Desktop Metal – Studio 3D Printer

The Studio Printer is getting closer to release and we’ve been getting a lot of questions on how it operates and compares to other metal printers currently on the market. Here’s a little bit of a deeper dive into the Studio Printer.

SOLIDWORKS

 

The Studio will print material using a method called Bound Metal Deposition (BMD). The concept is very similar to Fused Deposition Modeling (FDM) in that we are extruding material through a heated tip and drawing out each layer. The difference is that with BMD, we are extruding a rod of powdered metal that has been bound together using a resin binder. In essence, we are melting the resin binder and shaping it to our desired form, and the powdered metal is just along for the ride.

 

SOLIDWORKS SOLIDWORKS

 

Next, in order to achieve a pure metal piece, we run the part through a debinder station, which uses a solvent to wash away the primary binder. Then, when we place the debound part into the sintering station, we burn out the secondary binder, and densify the metal powder to our near net shape part. The full process is shown below:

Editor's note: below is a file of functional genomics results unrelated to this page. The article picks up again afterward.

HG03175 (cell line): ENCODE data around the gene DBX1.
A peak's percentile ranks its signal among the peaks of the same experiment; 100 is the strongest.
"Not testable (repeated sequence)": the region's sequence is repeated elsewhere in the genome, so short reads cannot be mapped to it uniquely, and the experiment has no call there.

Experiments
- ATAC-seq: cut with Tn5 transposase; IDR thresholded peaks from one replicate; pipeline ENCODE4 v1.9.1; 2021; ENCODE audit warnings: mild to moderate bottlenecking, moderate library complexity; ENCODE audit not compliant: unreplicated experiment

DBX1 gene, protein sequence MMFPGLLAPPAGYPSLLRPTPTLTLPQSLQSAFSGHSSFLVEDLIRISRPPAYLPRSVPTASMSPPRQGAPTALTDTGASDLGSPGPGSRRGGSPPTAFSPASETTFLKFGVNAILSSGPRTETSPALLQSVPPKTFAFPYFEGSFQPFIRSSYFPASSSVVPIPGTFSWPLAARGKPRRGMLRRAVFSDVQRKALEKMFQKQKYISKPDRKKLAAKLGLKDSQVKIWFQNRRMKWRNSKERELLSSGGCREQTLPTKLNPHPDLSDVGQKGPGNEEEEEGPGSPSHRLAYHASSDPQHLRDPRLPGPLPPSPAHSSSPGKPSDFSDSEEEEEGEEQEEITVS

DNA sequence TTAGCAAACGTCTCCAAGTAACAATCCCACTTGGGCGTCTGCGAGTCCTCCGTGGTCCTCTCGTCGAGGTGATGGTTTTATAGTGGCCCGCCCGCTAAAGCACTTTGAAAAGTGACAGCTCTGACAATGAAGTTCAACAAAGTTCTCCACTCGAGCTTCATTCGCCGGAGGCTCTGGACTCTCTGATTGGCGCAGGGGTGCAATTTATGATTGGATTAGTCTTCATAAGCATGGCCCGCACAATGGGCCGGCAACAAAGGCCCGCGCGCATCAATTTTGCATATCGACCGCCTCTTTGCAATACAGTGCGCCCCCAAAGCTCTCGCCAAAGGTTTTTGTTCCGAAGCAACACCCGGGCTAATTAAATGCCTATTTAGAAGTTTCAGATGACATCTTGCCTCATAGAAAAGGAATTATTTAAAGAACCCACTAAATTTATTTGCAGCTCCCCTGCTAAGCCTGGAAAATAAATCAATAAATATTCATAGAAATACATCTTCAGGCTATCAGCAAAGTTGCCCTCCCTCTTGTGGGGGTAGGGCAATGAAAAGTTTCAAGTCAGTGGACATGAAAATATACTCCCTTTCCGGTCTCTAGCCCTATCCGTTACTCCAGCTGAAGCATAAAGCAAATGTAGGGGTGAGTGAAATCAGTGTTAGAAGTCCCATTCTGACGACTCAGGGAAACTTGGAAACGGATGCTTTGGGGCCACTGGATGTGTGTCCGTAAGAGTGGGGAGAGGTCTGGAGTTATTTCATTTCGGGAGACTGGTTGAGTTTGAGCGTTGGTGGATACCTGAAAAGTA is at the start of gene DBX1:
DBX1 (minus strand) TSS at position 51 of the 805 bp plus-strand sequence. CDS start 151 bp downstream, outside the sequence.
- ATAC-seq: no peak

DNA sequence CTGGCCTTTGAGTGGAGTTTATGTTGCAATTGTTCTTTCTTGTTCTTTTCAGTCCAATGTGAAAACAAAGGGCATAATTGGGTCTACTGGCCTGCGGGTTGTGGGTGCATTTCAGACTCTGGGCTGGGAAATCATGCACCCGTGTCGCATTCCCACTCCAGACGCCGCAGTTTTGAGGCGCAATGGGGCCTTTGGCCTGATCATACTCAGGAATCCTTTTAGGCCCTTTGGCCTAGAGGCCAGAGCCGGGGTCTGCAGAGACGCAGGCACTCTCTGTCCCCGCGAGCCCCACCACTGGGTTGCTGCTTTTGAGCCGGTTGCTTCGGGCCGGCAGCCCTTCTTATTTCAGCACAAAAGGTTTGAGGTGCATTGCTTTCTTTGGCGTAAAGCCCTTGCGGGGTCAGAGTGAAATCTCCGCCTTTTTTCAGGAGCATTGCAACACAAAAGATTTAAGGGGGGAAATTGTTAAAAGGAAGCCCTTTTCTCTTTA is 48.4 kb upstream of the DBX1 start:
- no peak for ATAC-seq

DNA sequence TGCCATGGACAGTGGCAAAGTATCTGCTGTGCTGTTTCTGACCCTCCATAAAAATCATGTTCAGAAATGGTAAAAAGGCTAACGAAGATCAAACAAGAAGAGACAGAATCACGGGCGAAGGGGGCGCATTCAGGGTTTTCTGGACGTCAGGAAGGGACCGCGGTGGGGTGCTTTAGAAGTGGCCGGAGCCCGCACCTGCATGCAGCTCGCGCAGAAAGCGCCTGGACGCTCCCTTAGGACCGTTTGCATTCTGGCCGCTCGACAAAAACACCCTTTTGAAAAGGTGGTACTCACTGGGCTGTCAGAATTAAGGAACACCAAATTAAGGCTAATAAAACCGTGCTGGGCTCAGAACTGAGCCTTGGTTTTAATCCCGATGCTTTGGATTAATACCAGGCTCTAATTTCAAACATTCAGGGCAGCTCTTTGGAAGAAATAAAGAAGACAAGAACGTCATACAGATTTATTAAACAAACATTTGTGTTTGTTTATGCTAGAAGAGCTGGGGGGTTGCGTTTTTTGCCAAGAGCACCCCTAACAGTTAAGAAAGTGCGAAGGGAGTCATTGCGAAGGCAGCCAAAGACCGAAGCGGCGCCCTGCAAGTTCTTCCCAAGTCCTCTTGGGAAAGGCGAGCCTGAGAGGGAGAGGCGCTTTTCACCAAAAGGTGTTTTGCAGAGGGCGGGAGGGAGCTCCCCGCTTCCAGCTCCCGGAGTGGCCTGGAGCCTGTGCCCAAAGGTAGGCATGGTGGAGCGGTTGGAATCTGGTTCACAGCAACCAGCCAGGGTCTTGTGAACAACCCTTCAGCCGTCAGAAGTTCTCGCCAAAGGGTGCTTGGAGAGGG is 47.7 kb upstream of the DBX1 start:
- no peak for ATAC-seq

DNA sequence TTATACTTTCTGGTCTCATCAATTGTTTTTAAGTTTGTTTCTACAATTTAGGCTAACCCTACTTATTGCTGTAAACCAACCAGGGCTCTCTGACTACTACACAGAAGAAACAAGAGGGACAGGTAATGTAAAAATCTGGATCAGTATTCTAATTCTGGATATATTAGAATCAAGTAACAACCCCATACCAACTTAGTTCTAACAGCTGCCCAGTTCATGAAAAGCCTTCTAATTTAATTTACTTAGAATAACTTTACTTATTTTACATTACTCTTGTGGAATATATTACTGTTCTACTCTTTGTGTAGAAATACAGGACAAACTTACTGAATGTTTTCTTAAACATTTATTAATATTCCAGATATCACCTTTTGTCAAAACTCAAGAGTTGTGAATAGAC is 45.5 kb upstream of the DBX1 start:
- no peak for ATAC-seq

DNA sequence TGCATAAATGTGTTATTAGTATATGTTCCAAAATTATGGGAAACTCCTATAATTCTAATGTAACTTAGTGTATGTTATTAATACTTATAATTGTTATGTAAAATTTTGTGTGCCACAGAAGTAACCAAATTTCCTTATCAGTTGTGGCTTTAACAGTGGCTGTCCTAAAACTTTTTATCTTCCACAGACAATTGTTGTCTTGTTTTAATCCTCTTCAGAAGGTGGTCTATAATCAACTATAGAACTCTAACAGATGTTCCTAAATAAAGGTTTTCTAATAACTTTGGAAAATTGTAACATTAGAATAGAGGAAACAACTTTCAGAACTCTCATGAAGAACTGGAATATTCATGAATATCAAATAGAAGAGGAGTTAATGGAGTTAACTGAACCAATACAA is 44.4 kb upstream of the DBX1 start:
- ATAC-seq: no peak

SOLIDWORKS

 

This process differs from other commercially available metal printers on the market in that it is able to leverage widely known and accepted technology from the Metal Injection Molding (MIM) industry. Desktop Metal uses currently available MIM powder in their feedstock, meaning the material costs compared to a tradition powder bed fuse metal printer are greatly reduced (up to 75%).

 

Desktop Metal is committed to making metal 3D printing more accessible and the Studio Printer is a great first step.

 

For more information on Desktop Metal and the Studio Printer, contact your local sales rep or click here.

 

Best Regards,

Owen Lu | Application Enginer

www.cati.com